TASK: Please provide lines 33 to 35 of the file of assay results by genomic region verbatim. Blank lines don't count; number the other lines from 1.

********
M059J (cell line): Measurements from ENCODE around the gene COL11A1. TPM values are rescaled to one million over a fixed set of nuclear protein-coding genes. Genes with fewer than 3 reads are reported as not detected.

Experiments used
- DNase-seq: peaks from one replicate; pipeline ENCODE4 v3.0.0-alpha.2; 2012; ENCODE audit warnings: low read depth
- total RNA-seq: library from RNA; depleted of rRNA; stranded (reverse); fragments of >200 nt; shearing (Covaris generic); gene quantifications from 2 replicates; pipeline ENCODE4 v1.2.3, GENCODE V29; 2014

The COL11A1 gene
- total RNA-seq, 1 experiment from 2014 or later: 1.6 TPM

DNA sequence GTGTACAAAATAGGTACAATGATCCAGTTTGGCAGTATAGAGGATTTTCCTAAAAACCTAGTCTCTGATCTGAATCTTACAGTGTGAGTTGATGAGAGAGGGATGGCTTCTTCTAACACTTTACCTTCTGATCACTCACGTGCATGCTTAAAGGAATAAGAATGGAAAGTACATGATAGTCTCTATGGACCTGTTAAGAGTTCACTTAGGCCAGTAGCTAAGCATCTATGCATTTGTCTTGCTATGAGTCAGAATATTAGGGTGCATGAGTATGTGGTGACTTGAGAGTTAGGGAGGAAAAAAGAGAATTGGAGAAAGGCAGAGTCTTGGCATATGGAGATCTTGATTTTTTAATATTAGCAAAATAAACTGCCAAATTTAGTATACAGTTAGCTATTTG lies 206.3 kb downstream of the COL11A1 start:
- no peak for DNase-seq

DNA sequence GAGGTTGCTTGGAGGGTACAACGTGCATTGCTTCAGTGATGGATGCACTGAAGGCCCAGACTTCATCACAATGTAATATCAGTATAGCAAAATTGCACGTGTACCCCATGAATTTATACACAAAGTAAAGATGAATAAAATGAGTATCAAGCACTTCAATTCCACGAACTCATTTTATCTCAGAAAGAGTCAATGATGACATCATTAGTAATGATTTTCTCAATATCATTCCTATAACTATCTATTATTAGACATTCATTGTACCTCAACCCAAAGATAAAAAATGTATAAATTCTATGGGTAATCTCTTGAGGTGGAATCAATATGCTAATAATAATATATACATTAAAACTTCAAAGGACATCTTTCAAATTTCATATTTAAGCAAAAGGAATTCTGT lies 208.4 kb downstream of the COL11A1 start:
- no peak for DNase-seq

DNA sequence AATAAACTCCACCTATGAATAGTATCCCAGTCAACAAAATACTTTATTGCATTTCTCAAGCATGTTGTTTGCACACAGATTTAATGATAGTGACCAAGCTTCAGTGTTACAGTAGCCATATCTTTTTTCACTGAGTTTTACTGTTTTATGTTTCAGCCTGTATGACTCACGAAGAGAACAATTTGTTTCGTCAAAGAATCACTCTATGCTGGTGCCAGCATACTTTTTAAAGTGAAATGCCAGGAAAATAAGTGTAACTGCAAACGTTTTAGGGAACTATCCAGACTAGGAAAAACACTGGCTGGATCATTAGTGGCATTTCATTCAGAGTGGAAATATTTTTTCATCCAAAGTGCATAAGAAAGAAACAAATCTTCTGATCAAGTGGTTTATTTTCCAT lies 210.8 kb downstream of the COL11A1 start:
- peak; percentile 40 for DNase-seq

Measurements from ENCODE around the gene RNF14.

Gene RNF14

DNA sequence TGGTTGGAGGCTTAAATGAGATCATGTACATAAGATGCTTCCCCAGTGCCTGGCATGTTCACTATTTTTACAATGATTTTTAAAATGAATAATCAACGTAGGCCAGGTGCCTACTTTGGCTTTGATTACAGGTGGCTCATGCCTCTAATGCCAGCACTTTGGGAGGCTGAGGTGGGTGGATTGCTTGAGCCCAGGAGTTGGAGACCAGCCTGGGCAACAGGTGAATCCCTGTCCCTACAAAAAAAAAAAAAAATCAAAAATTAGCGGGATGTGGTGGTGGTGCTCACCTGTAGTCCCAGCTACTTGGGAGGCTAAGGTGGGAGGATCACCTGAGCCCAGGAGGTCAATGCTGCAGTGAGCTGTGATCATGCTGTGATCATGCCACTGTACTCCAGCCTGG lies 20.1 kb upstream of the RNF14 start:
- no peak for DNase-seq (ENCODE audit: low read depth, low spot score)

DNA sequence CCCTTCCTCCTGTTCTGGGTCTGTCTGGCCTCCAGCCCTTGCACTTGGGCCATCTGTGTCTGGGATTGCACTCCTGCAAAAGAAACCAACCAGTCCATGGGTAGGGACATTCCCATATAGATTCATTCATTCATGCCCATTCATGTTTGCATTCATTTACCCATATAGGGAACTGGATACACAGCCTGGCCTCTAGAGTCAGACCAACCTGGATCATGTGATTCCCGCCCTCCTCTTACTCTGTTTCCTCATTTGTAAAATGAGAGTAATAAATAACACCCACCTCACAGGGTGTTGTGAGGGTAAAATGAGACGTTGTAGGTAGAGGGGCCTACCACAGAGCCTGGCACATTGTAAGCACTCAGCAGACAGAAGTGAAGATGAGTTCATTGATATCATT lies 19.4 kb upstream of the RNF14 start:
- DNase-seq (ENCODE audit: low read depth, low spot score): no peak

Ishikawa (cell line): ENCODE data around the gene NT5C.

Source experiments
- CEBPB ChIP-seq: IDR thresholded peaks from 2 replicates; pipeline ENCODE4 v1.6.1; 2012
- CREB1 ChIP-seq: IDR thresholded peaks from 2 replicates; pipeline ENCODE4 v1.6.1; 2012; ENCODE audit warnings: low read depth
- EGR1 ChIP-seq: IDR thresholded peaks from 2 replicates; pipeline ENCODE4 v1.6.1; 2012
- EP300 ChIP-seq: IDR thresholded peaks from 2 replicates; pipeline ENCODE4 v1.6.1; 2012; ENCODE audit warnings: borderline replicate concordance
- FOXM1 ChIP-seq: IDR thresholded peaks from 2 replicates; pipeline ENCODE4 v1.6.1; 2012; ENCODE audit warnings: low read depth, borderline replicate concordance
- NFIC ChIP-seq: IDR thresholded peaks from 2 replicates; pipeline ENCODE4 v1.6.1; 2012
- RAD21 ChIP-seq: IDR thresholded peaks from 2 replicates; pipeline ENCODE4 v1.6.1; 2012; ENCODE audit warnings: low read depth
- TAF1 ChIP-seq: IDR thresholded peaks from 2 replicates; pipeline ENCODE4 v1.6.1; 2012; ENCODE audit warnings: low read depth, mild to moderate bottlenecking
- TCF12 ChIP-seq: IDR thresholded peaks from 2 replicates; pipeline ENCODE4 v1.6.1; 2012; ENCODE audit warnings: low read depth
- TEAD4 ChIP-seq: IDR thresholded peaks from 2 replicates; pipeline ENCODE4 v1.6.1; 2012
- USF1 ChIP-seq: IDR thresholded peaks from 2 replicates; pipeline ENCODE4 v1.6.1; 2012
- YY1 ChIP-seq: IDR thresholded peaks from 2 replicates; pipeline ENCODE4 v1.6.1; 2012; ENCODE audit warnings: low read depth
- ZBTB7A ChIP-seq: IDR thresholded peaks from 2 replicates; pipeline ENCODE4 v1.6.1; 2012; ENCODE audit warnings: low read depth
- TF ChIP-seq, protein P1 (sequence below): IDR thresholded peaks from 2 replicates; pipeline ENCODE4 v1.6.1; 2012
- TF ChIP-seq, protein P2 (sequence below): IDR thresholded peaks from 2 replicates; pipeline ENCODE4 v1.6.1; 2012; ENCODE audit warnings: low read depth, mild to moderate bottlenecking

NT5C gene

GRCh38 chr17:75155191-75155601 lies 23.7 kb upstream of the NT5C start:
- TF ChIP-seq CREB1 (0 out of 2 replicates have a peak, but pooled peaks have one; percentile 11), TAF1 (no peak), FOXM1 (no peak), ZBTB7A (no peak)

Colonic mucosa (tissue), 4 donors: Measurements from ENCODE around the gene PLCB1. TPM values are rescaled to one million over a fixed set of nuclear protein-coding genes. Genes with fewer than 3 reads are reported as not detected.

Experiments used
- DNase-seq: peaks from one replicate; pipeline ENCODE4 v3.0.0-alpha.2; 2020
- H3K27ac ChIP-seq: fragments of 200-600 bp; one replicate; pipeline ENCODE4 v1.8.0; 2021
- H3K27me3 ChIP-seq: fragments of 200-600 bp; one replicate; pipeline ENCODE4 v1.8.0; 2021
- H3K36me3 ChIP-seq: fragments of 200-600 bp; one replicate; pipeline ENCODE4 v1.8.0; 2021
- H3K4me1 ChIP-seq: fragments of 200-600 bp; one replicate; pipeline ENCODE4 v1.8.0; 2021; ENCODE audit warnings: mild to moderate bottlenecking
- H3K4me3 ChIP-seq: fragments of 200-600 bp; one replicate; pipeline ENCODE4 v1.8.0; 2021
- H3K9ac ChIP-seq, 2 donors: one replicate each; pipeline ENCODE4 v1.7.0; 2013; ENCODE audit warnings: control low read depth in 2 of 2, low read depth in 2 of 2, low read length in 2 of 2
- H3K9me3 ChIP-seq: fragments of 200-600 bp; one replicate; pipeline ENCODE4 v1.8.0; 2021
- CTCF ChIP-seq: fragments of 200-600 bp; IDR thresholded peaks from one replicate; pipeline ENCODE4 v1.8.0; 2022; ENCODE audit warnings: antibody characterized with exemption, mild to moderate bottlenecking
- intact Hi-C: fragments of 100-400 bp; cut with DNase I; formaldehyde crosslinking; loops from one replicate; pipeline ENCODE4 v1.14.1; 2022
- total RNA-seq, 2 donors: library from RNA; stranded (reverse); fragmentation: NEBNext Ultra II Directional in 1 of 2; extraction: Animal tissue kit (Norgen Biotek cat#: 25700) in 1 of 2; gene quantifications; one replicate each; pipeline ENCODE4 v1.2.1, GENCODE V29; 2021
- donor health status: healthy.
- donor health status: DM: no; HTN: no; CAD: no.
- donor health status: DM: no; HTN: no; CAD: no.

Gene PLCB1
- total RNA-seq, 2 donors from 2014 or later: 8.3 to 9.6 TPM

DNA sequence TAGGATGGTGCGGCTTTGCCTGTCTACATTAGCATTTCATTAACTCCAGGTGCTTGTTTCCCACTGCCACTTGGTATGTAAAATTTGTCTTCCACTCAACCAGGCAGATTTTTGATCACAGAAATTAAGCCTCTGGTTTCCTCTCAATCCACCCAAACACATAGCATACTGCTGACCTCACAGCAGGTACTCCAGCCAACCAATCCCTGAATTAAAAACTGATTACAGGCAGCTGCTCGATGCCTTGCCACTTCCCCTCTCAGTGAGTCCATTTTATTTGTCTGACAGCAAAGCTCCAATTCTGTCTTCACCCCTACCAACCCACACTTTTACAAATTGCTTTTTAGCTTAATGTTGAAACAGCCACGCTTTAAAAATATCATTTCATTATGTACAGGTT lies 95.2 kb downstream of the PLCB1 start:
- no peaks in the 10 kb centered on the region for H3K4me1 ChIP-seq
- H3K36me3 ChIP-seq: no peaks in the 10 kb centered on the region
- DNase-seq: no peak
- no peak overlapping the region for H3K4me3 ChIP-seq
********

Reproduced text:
- ZBTB7A ChIP-seq: IDR thresholded peaks from 2 replicates; pipeline ENCODE4 v1.6.1; 2012; ENCODE audit warnings: low read depth
- TF ChIP-seq, protein P1 (sequence below): IDR thresholded peaks from 2 replicates; pipeline ENCODE4 v1.6.1; 2012
- TF ChIP-seq, protein P2 (sequence below): IDR thresholded peaks from 2 replicates; pipeline ENCODE4 v1.6.1; 2012; ENCODE audit warnings: low read depth, mild to moderate bottlenecking